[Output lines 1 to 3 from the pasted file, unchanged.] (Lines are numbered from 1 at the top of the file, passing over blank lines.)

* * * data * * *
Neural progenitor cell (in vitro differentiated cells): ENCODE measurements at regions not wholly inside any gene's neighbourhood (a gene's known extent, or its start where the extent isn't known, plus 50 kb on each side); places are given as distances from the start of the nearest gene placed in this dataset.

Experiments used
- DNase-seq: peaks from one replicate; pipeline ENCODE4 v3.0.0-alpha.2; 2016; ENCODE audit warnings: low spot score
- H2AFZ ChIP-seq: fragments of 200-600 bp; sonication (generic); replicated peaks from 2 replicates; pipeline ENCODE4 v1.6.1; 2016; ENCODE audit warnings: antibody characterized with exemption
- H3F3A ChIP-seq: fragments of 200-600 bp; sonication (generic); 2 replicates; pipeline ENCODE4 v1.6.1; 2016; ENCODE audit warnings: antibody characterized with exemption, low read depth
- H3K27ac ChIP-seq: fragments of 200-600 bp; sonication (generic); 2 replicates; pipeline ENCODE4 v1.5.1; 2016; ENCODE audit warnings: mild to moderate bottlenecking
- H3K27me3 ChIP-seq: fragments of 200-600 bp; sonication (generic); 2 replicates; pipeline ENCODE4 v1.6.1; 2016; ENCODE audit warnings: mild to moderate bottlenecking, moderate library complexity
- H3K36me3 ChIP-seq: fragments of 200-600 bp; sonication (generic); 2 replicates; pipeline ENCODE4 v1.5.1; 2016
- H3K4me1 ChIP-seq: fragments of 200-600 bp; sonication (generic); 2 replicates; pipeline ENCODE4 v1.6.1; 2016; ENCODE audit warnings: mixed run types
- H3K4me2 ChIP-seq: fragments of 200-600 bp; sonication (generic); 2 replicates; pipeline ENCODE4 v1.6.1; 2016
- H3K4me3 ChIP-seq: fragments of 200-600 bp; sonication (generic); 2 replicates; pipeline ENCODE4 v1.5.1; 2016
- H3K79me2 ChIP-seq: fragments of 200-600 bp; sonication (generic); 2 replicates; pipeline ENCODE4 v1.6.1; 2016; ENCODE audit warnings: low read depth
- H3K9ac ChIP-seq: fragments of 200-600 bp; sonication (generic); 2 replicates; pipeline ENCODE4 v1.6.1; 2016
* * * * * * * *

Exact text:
Neural progenitor cell (in vitro differentiated cells): ENCODE measurements at regions not wholly inside any gene's neighbourhood (a gene's known extent, or its start where the extent isn't known, plus 50 kb on each side); places are given as distances from the start of the nearest gene placed in this dataset.

Experiments used
- DNase-seq: peaks from one replicate; pipeline ENCODE4 v3.0.0-alpha.2; 2016; ENCODE audit warnings: low spot score